Genetic Association and Expression Analyses of the Phosphatidylinositol-4-Phosphate 5-Kinase (PIP5K1C) Gene in Alcohol Use Disorder—Relevance for Pain Signaling and Alcohol Use

Ji Soo Lee, Jill L. Sorcher, Allison D. Rosen, Ruslan Damadzic, Hui Sun, Melanie Schwandt, Markus Heilig, John Kelly, Kelsey L. Mauro, Audrey Luo, Daniel Rosoff, Christine Muench, Jeesun Jung, Zachary A. Kaminsky, Falk W. Lohoff

Research output: Contribution to journalArticlepeer-review

2 Scopus citations


Background: The gene encoding phosphatidylinositol-4-phosphate 5-kinase (PIP5K1C) has been recently implicated in pain regulation. Interestingly, a recent cross-tissue and cross-phenotypic epigenetic analysis identified the same gene in alcohol use disorder (AUD). Given the high comorbidity between AUD and chronic pain, we hypothesized that genetic variation in PIP5K1C might contribute to susceptibility to AUD. Methods: We conducted a case–control association study of genetic variants in PIP5K1C. Association analyses of 16 common PIP5K1C single nucleotide polymorphisms (SNPs) were conducted in cases and controls of African (427 cases and 137 controls) and European ancestry (488 cases and 324 controls) using standard methods. In addition, given the prominent role of the opioid system in pain signaling, we investigated the effects of acute alcohol exposure on PIP5K1C expression in humanized transgenic mice for the μ-opioid receptor that included the OPRM1 A118G polymorphism, a widely used mouse model to study analgesic response to opioids in pain. PIP5K1C expression was measured in the thalamus and basolateral amygdala (BLA) in mice after short-term administration (single 2 g/kg dose) of alcohol or saline using immunohistochemistry and analyzed by 2-way analysis of variance. Results: In the case–control association study using an NIAAA discovery sample, 8 SNPs in PIP5K1C were significantly associated with AUD in the African ancestry (AA) group (p < 0.05 after correction; rs4807493, rs10405681, rs2074957, rs10432303, rs8109485, rs1476592, rs10419980, and rs4432372). However, a replication analysis using an independent sample (N = 3,801) found no significant associations after correction for multiple testing. In the humanized transgenic mouse model with the OPRM1 polymorphism, PIP5K1C expression was significantly different between alcohol and saline-treated mice, regardless of genotype, in both the thalamus (p < 0.05) and BLA (p < 0.01). Conclusions: Our discovery sample shows that genetic variants in PIP5K1C are associated with AUD in the AA group, and acute alcohol exposure leads to up-regulation of PIP5K1C, potentially explaining a mechanism underlying the increased risk for chronic pain conditions in individuals with AUD.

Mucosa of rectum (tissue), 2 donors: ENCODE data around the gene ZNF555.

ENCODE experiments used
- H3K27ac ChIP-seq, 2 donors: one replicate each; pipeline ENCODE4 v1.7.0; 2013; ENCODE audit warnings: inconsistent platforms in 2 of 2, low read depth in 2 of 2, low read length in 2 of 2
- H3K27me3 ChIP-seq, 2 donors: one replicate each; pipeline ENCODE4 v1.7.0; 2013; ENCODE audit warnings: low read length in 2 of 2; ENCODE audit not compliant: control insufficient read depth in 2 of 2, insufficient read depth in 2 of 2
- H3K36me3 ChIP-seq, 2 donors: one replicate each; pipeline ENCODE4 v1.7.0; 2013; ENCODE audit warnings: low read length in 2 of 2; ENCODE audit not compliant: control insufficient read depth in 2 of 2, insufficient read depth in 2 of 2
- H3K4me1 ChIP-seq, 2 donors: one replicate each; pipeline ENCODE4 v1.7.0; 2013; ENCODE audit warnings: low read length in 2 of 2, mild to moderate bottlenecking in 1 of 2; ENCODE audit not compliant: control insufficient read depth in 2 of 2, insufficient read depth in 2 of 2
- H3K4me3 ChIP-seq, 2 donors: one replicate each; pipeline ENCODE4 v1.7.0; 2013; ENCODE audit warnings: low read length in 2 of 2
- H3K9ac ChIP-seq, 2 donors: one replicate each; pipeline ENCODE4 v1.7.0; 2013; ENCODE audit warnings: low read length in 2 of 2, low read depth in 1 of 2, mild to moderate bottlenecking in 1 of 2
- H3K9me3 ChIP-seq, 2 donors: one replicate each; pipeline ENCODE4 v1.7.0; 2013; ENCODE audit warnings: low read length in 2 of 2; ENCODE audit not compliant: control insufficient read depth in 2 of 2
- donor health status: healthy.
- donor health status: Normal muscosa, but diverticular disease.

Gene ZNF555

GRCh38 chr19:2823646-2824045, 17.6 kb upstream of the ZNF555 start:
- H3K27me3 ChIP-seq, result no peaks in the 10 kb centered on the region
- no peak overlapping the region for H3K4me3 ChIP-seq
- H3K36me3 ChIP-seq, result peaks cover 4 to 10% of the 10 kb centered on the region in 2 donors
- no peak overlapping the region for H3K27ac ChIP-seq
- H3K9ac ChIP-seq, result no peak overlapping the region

Original languageEnglish (US)
Pages (from-to)1034-1043
Number of pages10
JournalAlcoholism: Clinical and Experimental Research
Issue number6
StatePublished - Jun 2018


  • Alcohol
  • Genetics
  • PIP5K1C
  • Pain
  • Translational Research

ASJC Scopus subject areas

  • Medicine (miscellaneous)
  • Toxicology
  • Psychiatry and Mental health


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